Frédérique Vidal, a biochemist and the Minister for Higher Education, Research and Innovation, said that it will be at least 18 months before a safe and reliable vaccination is available.
She told radio station Europe 1: “Laboratories and researchers are telling us that the speed [of work] we have seen in the development of clinical trials means we [can] expect to see a vaccine on the horizon in around 18 months, but it is not reasonable to think that we can go quicker than that, except if we put people’s safety in danger.”
The minister was responding to a question about President Trump’s claim that there would be a vaccine available by the end of the year, “maybe before”.
Ms Vidal said: “Vaccination research, everyone is aware, is something that usually takes years.”
Similarly, the European Medicines Agency (EMA) has previously said that a vaccine being available within a year would be “optimistic”.
Ms Vidal also commented on the controversy surrounding the French pharmaceutical giant Sanofi, who this week caused a polemic by announcing that it would likely prioritise the US market over France and Europe when releasing its eventual vaccine, because the US had invested USD $30 million (€27.7 million) in its research.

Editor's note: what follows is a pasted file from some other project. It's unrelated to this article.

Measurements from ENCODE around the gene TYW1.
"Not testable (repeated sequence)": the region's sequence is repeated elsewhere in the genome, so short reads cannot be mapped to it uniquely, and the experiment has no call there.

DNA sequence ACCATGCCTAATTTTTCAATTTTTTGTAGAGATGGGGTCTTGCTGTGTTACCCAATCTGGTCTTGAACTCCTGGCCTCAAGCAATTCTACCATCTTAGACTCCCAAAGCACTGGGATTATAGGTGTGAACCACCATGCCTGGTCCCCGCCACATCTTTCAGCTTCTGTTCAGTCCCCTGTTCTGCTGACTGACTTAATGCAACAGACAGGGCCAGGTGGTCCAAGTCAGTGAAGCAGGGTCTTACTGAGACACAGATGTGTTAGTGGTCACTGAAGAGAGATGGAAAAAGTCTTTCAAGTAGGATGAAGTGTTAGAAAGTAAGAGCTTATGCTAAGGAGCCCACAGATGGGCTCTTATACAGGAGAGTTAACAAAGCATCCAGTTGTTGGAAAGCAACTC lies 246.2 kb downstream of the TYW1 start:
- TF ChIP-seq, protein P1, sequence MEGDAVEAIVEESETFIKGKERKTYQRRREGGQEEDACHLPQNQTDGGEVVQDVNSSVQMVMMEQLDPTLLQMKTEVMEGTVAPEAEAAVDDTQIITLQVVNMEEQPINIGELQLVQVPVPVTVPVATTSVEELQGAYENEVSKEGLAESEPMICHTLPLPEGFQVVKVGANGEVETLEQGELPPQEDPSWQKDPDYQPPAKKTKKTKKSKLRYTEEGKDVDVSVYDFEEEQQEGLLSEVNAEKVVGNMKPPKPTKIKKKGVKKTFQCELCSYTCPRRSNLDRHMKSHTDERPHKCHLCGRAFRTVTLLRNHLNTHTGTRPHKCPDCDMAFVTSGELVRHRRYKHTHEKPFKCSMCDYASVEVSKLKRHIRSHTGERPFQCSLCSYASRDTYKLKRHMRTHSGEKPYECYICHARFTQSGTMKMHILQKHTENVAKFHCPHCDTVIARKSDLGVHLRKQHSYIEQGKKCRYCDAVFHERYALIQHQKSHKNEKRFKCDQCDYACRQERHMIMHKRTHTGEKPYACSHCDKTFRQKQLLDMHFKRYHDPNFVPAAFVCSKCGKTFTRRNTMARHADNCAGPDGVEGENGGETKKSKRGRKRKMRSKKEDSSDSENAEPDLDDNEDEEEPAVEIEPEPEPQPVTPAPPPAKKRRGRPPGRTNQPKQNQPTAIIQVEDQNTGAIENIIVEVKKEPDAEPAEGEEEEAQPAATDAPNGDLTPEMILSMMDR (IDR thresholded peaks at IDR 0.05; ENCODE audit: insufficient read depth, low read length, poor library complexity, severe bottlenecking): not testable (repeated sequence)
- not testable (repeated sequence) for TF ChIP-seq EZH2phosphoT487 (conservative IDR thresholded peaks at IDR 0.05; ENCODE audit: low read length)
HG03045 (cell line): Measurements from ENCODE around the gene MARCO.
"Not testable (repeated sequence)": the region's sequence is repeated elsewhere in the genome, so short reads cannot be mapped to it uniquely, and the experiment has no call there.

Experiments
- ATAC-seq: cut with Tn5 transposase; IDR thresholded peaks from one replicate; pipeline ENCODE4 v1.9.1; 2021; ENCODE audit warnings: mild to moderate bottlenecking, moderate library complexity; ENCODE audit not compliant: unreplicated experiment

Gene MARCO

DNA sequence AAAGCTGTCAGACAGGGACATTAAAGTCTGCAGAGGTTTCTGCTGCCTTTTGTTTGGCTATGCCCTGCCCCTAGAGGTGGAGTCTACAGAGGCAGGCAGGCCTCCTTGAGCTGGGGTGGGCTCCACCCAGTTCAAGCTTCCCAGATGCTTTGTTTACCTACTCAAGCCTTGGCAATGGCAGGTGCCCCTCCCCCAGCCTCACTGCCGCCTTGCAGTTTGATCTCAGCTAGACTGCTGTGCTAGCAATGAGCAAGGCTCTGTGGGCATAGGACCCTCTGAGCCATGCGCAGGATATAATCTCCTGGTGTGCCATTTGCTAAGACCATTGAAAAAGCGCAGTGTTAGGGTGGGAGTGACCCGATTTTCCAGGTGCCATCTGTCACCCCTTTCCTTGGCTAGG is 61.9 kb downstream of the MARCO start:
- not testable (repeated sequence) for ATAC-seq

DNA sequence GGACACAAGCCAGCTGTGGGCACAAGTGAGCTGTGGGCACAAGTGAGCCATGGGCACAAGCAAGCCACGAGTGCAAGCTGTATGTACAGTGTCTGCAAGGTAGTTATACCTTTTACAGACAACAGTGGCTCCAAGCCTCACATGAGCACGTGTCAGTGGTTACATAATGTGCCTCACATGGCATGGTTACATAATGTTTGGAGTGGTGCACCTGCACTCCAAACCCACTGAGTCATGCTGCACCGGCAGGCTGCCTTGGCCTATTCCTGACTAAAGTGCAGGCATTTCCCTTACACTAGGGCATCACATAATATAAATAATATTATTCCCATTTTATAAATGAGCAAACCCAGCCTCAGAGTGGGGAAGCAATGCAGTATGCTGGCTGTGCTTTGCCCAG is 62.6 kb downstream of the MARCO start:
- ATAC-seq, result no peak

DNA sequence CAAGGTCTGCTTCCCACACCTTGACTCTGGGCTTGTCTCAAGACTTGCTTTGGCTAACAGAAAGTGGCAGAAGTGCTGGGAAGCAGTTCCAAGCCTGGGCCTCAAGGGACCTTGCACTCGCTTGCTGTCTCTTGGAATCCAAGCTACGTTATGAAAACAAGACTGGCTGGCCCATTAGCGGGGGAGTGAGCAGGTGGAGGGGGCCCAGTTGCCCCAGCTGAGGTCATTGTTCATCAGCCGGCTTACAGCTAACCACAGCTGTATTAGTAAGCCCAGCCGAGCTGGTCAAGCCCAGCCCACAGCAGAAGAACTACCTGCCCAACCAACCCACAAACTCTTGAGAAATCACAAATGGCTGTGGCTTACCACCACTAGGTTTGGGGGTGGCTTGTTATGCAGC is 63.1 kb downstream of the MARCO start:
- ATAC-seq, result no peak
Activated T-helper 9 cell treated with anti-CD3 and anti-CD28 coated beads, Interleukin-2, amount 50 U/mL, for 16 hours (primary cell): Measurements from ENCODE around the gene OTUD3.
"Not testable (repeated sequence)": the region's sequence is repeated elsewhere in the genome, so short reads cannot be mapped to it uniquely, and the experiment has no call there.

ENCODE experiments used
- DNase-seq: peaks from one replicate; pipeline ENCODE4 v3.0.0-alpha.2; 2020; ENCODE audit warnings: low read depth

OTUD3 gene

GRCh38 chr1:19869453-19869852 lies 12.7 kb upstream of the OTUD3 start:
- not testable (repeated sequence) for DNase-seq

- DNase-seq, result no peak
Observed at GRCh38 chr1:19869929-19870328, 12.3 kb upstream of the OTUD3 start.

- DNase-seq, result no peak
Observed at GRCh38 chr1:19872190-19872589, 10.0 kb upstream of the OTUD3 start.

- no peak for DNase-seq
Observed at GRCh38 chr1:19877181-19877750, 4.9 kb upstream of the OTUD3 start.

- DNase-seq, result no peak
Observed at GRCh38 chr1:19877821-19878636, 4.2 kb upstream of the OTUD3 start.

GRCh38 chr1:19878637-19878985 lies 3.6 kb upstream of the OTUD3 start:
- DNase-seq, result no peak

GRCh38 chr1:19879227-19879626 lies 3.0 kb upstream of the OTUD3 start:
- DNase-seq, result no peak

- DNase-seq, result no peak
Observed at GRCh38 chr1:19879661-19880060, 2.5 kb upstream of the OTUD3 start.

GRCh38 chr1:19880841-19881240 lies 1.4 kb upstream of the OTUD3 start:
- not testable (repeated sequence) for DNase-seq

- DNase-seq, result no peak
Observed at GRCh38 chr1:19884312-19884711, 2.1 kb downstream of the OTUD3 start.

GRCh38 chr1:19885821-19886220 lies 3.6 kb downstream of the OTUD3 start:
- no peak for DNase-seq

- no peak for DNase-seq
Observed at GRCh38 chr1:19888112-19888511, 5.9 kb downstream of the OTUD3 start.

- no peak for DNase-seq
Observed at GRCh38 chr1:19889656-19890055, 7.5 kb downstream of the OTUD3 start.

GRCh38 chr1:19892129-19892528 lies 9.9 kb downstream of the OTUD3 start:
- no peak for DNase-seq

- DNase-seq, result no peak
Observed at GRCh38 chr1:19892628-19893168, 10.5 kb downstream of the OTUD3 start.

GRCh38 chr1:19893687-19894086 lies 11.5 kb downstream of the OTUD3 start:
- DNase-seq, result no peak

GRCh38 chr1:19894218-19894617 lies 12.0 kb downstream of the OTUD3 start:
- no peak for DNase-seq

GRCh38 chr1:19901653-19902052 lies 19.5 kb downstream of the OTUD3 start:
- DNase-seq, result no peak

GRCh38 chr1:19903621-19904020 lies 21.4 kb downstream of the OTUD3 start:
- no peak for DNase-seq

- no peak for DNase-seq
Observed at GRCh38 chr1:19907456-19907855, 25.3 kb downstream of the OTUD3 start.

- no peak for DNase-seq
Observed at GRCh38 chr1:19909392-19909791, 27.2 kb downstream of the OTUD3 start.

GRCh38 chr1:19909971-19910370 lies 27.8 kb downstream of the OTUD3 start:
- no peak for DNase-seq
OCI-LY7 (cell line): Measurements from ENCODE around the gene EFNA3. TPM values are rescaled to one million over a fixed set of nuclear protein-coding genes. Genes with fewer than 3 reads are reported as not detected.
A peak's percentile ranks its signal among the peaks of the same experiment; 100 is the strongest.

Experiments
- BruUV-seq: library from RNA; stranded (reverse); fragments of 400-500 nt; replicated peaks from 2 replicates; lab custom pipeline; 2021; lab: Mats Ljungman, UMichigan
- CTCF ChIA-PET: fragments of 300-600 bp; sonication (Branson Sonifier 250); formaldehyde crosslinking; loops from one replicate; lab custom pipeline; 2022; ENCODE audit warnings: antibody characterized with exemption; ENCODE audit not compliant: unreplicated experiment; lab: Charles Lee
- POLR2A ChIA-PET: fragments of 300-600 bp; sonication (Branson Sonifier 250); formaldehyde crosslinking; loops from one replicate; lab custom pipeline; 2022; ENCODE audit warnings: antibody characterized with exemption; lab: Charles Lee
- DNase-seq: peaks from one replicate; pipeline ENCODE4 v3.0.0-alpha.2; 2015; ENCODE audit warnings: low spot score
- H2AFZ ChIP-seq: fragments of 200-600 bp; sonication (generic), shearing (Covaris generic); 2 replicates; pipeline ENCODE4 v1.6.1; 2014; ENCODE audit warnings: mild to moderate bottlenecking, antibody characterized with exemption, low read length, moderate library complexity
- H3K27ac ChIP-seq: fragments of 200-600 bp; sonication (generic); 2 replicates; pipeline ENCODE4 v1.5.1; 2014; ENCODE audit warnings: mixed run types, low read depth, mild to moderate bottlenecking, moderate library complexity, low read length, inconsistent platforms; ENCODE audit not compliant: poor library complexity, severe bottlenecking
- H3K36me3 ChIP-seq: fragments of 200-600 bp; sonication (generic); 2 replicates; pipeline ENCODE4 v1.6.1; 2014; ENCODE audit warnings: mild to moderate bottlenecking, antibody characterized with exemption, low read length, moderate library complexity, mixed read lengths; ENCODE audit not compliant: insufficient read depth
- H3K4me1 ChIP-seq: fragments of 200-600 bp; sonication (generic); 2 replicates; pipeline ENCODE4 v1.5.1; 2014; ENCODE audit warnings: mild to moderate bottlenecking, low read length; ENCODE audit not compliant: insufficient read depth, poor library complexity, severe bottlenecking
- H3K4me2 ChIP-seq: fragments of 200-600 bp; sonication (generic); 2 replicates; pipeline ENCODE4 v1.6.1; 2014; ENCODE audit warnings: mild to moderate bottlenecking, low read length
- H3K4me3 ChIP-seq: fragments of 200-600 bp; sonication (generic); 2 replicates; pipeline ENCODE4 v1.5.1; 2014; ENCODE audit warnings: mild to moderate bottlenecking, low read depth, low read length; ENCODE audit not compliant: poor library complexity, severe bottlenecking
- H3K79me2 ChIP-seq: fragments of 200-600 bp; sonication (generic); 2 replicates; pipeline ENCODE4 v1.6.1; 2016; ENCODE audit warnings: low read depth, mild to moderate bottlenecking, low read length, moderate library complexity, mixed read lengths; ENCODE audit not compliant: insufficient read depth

She said: "[It is] unacceptable to keep a vaccine for one country over another for monetary reasons.”
The comments come after President Emmanuel Macron said that an eventual vaccination should not be subject to “market laws”, and Prime Minister Edouard Philippe said: “Equal access for all to the vaccine is not negotiable."
Similarly, a spokesperson for the European Commission said that a vaccination “should be public property, and access to it must be fair and universal”.
But since the initial comments by Sanofi CEO Paul Hudson, the company has backtracked, and said that any vaccine would be made available to all countries when it is ready.
So far, there are more than 100 research projects into a possible vaccine worldwide, and around a dozen clinical trials already underway.
In France, research unit l’Institut Pasteur in Paris is set to begin clinical trials for its most advanced vaccination project in July, with the first results expected in October this year.
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